Because many aspects of a player’s life can have an effect on their on-court performance, it is important for us in the field of sport psychology to be quipped to view and work with the person as a whole. In doing this, we inevitably do some work with players in the more traditional “psychologist” sense. But our primary goal is to help a player perform better. We can do this by spending time with the player on the court, helping them develop specific mental techniques to use in their game, and developing their ability to use the mental and physical aspects of tennis to maximize their performance. Other terms used to describe what we do include “mental coach”, or “sport consultant”.
9. What do you think about players who reply, “I do not need psychologist/mental coach, because I do not have problems”? What do you respond for that kind of replies?
I would respond by communicating that it is a common misperception that a mental coach is only necessary when the player has “problems”. The primary reason (especially for elite level players) that players hire a mental coach is so they can maximize the skills they already have, rather than fix their problems. Even if a player does not think they have problems there is always room for improvement. Why wouldn’t you want to be even more motivated, more confident, and more prepared on the court?
10. Can you tell us about three the most frequent difficulties/obstacles you have to deal with/meet in everyday workout with tennis players?
One of the main obstacles that we deal with in everyday workouts with tennis players is a fear of failure. Even in practice, players do not want to miss. Players do not want to “fail”. This causes players to try too hard to control or guide their shots. A focus on the result of their shots and the possibility of failure hurts a player’s ability to stay loose and trust themselves. Another obstacle frequently encountered is a lack of passion and intensity during practice sessions. Getting a player to attack a practice session as if it were as important as a match can be difficult, but it will pay off in the end. A player who practices every day with the same passion that they bring to matches will have put in the work required to come out on top when the performance counts. A third obstacle dealt with frequently is that the player doesn’t want to push their comfort zone. For example, a player who has a fierce inside-out-forehand will consistently run around their backhand to hit the forehand during practice. Although it is essential to realize and solidify a player’s strengths during practice sessions, they also need to develop their weaknesses. If a player refuses to hit the backhand during a practice session what do you think will happen during a match? When the match comes, the opponent might blast a forehand approach shot down the line. If the player hasn’t worked on their backhand during practice, they are probably going to make an error or hit it right to their opponent at the net. Working on shots that are uncomfortable during practice will eventually result in the shots becoming comfortable during a match.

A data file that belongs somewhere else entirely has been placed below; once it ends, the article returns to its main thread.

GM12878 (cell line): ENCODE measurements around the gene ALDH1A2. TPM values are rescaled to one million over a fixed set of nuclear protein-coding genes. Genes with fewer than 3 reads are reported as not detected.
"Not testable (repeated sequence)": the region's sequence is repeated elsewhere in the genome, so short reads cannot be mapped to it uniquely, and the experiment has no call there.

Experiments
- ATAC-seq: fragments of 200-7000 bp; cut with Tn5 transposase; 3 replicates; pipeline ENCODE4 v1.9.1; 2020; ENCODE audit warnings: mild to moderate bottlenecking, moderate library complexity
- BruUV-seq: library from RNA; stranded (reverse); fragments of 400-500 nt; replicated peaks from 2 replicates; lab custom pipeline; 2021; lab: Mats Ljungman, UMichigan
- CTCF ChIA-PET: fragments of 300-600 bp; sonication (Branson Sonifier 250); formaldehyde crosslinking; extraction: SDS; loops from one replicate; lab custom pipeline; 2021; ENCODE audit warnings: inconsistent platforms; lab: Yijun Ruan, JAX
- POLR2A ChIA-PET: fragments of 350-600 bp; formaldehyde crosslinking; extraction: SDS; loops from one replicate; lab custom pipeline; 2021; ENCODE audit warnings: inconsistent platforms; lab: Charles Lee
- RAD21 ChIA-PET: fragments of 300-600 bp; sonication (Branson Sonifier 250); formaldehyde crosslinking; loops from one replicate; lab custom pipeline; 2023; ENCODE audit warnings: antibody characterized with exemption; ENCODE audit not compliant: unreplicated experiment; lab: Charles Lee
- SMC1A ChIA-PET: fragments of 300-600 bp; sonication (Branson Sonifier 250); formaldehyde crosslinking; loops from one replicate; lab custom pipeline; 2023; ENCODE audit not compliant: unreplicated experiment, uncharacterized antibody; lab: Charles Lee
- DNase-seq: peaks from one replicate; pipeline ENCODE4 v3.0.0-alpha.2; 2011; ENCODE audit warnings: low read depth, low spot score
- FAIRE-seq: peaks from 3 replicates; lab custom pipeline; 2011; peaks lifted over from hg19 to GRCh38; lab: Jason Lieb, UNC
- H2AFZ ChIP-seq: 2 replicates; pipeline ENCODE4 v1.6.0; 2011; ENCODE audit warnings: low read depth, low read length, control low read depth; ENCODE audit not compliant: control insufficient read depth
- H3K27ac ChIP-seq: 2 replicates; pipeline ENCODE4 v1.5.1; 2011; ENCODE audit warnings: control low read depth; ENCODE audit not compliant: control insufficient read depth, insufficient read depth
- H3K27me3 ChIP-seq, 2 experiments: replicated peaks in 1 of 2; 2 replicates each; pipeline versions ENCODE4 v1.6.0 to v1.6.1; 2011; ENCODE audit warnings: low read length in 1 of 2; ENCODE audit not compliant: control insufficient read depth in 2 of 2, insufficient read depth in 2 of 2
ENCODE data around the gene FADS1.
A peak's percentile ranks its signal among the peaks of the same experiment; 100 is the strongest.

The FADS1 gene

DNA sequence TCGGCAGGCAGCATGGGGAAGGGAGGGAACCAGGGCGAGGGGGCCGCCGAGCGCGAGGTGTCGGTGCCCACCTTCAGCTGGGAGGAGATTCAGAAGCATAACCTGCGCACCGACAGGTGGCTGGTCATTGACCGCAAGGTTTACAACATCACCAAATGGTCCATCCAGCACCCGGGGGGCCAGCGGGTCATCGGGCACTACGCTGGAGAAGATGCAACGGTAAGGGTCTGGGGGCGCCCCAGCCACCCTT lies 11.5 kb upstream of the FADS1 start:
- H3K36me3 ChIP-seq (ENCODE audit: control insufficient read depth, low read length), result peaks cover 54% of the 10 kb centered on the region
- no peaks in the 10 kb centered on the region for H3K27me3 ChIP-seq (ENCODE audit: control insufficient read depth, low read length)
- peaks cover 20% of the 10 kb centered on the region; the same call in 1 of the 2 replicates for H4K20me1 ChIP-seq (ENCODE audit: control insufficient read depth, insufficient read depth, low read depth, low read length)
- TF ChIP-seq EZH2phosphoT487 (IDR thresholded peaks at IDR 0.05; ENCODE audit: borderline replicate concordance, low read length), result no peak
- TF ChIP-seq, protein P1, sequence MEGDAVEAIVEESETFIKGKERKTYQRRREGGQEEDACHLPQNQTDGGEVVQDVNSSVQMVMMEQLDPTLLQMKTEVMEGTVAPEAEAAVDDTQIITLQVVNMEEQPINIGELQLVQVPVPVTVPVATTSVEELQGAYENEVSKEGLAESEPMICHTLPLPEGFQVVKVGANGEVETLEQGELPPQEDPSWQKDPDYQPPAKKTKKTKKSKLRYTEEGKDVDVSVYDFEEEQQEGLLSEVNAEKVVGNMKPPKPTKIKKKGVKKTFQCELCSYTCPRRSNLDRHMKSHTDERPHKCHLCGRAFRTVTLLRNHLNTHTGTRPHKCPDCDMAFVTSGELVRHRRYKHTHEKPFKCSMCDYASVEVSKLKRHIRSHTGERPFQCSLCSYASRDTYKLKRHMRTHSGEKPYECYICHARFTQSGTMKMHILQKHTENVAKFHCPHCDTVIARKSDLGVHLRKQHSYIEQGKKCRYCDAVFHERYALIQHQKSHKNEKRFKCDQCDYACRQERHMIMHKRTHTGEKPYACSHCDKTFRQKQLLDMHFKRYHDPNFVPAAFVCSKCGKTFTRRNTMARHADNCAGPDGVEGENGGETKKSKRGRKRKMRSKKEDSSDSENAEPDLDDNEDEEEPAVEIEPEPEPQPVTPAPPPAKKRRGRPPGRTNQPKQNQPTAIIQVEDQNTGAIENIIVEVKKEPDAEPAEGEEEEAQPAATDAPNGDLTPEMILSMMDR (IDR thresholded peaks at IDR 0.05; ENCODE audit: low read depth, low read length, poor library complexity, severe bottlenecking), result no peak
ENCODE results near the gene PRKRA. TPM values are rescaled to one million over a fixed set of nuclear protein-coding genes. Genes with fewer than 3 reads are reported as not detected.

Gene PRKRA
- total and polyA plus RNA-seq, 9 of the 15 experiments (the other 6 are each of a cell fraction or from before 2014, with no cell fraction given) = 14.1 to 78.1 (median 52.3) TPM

11. What does it mean to you “being good sports psychologist/mental coach”?
Being a good mental coach means providing athletes with direction and useful tools when necessary, and helping them build skills so they can perform at the top of their capabilities, consistently, when it counts. A good mental coach knows their athletes so well that they create highly individualized programs that take into account the skills, personality, and goals of the unique athlete. They are experts at understanding what is needed, and when. They know when to step in and provide guidance, and when to encourage the athlete to come up with their own solutions. In the end, the athlete will become self-reliant and integrate what they learn from the mental coach into their game so well that it becomes automatic.
12. What are the main differences in mental way/aspect/point of view of the best tennis players in the world between them?
All of the best tennis players in the world share certain attributes. They often produce their best tennis is conditions that would cause lesser players to crumble under the pressure. They view challenges as opportunities rather than threats. Look into their eyes when they discuss an upcoming match against a rival and you will see a focused intensity, and a glimmer of excitement. That being said, they all have their own unique personalities and they utilize mental aspects in their own unique way. Rafael Nadal plays as if an intense internal fire that never quits is fueling him. His game is one of grit, determination, and explosiveness. Conversely, Roger Federer is the essence of cool and collected. His game is a natural and relaxed masterpiece, capable of striking at any time. The best players in the world may utilize mental aspects in different ways, but the point is that they all use them. The best players in the world provide a model that players at all levels can use to maximize their game. They develop a blend of mental aspects, physical skills, and personality that works best for them. Then they use that blend to devote 100% of themselves toward their performance.